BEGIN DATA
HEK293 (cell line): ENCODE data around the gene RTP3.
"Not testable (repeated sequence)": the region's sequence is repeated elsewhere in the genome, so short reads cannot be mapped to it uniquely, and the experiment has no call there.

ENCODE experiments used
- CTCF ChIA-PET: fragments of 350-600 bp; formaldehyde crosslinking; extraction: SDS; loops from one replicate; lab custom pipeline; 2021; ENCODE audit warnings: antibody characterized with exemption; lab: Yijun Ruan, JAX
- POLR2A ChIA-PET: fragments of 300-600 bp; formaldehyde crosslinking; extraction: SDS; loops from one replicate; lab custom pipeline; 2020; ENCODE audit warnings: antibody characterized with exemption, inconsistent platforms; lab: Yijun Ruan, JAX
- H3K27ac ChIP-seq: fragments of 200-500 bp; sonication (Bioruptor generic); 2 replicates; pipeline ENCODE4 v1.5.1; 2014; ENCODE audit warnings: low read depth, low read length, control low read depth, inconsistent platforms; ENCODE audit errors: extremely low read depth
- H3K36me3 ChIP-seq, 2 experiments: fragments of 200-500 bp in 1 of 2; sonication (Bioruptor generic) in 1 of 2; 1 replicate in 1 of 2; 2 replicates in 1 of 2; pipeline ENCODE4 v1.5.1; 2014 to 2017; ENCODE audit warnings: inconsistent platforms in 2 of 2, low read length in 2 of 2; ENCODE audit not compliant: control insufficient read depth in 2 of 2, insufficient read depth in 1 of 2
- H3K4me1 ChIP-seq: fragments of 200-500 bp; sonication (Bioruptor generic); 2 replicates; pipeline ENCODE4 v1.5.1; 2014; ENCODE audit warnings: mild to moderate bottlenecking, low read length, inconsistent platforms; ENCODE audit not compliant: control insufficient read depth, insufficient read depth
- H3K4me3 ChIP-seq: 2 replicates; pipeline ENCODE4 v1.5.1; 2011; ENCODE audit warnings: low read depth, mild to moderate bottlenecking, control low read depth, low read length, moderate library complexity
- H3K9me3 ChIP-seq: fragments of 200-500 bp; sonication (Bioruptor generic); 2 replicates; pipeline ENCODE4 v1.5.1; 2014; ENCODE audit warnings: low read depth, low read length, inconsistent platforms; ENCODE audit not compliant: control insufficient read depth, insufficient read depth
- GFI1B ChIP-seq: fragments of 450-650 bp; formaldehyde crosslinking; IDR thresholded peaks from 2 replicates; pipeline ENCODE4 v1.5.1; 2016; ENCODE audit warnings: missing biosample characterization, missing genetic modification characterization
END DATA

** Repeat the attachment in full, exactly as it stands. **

HEK293 (cell line): ENCODE data around the gene RTP3.
"Not testable (repeated sequence)": the region's sequence is repeated elsewhere in the genome, so short reads cannot be mapped to it uniquely, and the experiment has no call there.

ENCODE experiments used
- CTCF ChIA-PET: fragments of 350-600 bp; formaldehyde crosslinking; extraction: SDS; loops from one replicate; lab custom pipeline; 2021; ENCODE audit warnings: antibody characterized with exemption; lab: Yijun Ruan, JAX
- POLR2A ChIA-PET: fragments of 300-600 bp; formaldehyde crosslinking; extraction: SDS; loops from one replicate; lab custom pipeline; 2020; ENCODE audit warnings: antibody characterized with exemption, inconsistent platforms; lab: Yijun Ruan, JAX
- H3K27ac ChIP-seq: fragments of 200-500 bp; sonication (Bioruptor generic); 2 replicates; pipeline ENCODE4 v1.5.1; 2014; ENCODE audit warnings: low read depth, low read length, control low read depth, inconsistent platforms; ENCODE audit errors: extremely low read depth
- H3K36me3 ChIP-seq, 2 experiments: fragments of 200-500 bp in 1 of 2; sonication (Bioruptor generic) in 1 of 2; 1 replicate in 1 of 2; 2 replicates in 1 of 2; pipeline ENCODE4 v1.5.1; 2014 to 2017; ENCODE audit warnings: inconsistent platforms in 2 of 2, low read length in 2 of 2; ENCODE audit not compliant: control insufficient read depth in 2 of 2, insufficient read depth in 1 of 2
- H3K4me1 ChIP-seq: fragments of 200-500 bp; sonication (Bioruptor generic); 2 replicates; pipeline ENCODE4 v1.5.1; 2014; ENCODE audit warnings: mild to moderate bottlenecking, low read length, inconsistent platforms; ENCODE audit not compliant: control insufficient read depth, insufficient read depth
- H3K4me3 ChIP-seq: 2 replicates; pipeline ENCODE4 v1.5.1; 2011; ENCODE audit warnings: low read depth, mild to moderate bottlenecking, control low read depth, low read length, moderate library complexity
- H3K9me3 ChIP-seq: fragments of 200-500 bp; sonication (Bioruptor generic); 2 replicates; pipeline ENCODE4 v1.5.1; 2014; ENCODE audit warnings: low read depth, low read length, inconsistent platforms; ENCODE audit not compliant: control insufficient read depth, insufficient read depth
- GFI1B ChIP-seq: fragments of 450-650 bp; formaldehyde crosslinking; IDR thresholded peaks from 2 replicates; pipeline ENCODE4 v1.5.1; 2016; ENCODE audit warnings: missing biosample characterization, missing genetic modification characterization